“I watched that game and I thought, wouldn’t it be amazing to play for South Africa? And here I am.”

Playing for Cheltenham Tigers in the Championship, Schonert knew it would be a challenge to be recognised by the powers that be at SA Rugby.

“I took it upon myself as I was playing overseas and I just messaged coach Louis [Koen] and I said, hey, here’s a few of my clips, I just want to let you know that I am in England,” she said.

“I wasn’t sure if they would even know I was in England, so I just let them know that that’s where I was and that I was interested in taking my rugby career further.”

Schonert was first called up to the national team in May this year for the Rugby Africa Women’s Cup in Madagascar, which South Africa won convincingly against Kenya, Madagascar and Cameroon.

“At the beginning it was all about … just getting the experience, maybe just coming on a camp, but I was lucky enough that [Koen] took me to Madagascar straight away and developed me, which was great,” she said.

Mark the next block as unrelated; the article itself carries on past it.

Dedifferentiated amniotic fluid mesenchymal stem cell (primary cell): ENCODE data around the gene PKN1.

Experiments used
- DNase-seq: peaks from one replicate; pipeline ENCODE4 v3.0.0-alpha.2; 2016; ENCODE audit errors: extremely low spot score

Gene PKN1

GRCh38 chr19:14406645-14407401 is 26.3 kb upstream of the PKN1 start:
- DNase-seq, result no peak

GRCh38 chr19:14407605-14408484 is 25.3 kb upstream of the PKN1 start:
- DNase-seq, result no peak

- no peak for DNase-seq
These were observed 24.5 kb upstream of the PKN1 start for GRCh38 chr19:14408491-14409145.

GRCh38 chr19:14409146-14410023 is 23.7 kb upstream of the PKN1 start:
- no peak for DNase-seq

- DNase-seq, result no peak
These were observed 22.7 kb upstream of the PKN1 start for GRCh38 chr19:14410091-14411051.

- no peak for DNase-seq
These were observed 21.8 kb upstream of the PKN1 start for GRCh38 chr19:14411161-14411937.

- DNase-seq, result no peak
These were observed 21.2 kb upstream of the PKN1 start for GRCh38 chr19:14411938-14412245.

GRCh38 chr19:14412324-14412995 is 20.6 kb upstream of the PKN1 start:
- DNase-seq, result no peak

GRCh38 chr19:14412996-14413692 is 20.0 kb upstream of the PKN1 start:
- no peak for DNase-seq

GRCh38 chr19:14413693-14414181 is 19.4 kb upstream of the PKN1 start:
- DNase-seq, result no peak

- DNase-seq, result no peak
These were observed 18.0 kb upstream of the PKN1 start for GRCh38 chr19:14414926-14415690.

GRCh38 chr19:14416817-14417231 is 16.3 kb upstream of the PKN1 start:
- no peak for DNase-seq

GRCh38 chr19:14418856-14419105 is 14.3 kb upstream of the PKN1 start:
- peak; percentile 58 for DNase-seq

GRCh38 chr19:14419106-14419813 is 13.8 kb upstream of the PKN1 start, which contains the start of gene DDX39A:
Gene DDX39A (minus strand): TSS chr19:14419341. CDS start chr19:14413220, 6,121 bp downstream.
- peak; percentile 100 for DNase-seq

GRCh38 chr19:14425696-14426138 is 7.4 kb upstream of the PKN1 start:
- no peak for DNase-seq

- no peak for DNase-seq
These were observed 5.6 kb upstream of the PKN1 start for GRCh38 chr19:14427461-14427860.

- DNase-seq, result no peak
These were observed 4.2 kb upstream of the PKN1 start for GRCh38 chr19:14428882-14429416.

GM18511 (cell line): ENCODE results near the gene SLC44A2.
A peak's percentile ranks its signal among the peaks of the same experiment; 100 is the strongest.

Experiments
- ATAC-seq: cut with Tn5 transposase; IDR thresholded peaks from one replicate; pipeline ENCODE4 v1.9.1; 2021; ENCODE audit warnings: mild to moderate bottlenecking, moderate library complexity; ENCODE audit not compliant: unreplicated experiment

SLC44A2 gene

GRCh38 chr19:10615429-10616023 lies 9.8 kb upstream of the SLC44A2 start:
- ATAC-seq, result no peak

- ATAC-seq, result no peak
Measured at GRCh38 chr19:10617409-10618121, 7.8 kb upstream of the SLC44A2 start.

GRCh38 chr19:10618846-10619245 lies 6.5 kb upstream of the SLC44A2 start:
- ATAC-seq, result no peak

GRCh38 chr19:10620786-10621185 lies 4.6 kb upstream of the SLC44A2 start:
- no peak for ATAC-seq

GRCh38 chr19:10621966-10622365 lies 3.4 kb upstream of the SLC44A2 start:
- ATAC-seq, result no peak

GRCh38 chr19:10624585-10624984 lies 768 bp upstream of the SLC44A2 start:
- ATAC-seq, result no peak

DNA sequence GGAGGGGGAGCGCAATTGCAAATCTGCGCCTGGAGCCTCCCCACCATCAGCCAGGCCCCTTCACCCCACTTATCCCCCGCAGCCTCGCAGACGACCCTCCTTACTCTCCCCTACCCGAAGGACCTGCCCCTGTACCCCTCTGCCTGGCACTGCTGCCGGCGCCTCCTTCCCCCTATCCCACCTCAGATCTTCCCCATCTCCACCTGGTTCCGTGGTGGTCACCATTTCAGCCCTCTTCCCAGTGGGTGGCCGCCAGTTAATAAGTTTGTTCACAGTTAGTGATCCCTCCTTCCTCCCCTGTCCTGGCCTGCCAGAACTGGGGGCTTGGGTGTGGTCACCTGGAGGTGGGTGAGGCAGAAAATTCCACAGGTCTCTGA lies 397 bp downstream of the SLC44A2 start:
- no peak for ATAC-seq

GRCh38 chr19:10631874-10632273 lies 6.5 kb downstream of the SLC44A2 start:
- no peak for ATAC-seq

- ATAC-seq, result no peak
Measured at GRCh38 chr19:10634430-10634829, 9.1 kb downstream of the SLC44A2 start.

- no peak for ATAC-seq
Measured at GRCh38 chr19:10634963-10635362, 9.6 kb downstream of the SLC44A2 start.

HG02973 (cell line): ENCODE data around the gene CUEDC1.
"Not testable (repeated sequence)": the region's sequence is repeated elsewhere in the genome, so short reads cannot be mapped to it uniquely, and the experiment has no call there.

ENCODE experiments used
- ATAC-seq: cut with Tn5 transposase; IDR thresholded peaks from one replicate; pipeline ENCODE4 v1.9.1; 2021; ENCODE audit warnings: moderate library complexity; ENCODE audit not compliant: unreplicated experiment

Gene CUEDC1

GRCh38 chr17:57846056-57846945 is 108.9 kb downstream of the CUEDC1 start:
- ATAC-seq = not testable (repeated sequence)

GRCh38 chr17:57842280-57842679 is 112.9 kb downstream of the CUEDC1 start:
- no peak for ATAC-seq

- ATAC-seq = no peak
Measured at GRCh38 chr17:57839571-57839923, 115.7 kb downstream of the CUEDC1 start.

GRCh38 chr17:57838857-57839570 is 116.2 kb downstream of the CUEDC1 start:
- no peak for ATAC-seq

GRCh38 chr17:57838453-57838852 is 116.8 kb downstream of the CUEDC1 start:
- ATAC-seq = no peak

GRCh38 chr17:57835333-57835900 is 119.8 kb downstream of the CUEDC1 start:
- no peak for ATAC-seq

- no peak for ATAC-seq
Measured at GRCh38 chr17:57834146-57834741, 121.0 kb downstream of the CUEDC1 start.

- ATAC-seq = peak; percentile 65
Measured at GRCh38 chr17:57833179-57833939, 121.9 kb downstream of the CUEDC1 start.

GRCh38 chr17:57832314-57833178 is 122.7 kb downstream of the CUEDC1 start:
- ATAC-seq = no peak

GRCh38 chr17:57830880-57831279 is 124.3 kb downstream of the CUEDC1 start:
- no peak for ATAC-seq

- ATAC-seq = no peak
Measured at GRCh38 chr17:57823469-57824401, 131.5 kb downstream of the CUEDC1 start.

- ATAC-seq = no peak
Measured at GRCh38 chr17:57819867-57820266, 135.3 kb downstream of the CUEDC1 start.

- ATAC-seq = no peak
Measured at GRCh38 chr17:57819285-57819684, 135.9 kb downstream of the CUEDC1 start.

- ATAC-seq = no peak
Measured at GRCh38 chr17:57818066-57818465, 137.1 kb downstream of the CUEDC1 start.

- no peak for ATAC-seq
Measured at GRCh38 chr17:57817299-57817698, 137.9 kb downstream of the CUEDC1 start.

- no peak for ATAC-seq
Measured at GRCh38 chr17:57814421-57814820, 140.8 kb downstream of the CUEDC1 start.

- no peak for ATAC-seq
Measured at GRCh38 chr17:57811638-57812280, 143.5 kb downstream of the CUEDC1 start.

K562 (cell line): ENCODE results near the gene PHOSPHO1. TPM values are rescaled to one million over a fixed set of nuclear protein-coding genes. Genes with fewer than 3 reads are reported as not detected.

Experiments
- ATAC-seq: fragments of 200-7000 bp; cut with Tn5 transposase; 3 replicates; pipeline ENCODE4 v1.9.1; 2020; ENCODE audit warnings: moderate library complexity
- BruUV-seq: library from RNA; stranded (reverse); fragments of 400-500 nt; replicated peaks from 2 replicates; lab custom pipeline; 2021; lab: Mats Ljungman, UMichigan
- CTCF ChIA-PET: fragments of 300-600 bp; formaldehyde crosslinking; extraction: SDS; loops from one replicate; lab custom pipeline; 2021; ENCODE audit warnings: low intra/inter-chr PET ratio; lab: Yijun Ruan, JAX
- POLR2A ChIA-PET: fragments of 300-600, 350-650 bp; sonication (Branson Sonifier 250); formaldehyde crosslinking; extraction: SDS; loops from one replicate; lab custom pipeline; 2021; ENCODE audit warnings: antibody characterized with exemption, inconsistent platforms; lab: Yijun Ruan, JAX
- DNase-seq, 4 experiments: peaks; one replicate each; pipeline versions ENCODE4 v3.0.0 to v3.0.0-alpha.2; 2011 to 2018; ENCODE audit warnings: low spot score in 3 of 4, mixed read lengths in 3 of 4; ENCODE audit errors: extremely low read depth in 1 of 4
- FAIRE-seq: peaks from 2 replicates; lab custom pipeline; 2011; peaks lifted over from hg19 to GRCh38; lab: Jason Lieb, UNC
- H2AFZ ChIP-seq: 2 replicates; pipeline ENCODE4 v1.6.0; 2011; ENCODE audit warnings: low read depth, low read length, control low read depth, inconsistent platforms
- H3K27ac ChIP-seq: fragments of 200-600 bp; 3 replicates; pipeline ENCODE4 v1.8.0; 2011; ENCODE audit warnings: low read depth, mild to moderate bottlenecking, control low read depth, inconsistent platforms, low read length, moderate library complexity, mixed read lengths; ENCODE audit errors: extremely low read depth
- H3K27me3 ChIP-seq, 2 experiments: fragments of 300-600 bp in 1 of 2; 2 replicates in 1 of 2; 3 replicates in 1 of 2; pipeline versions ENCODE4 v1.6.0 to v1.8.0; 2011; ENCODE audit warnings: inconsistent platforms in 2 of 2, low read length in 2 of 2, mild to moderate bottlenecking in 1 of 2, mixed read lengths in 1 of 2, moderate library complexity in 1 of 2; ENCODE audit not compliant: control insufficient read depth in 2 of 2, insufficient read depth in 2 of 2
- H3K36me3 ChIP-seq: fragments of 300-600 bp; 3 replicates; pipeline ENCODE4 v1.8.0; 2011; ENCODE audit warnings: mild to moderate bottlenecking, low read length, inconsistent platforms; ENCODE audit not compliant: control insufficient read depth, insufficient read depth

Strength training

How star powerlifter muscled her way into the Bok scrum

Amber Schonert holds two British Powerlifting Union records. (Photo: Supplied)

The win in Madagascar meant South Africa qualified for the second tier of the WXV, in which they are currently participating.

The WXV is a three-tier global competition with six nations in each, evenly divided across two pools.

The Springbok Women lost their opening match 31-17 to Scotland at Danie Craven Stadium in Stellenbosch on 13 October.

Coming off the bench, Schonert was part of an irrepressible Springbok scrum unit that won four penalties against Scotland.

According to the diminutive powerhouse, moving across to rugby and scrumming was helped by the strength training she had done when she was powerlifting – a sport she wasn’t too bad at.

The multitalented prop, who also works as a tattoo artist, holds two British Powerlifting Union records, in squat and bench press.

“I did powerlifting, which is squats, bench press and deadlifts,” Schonert said.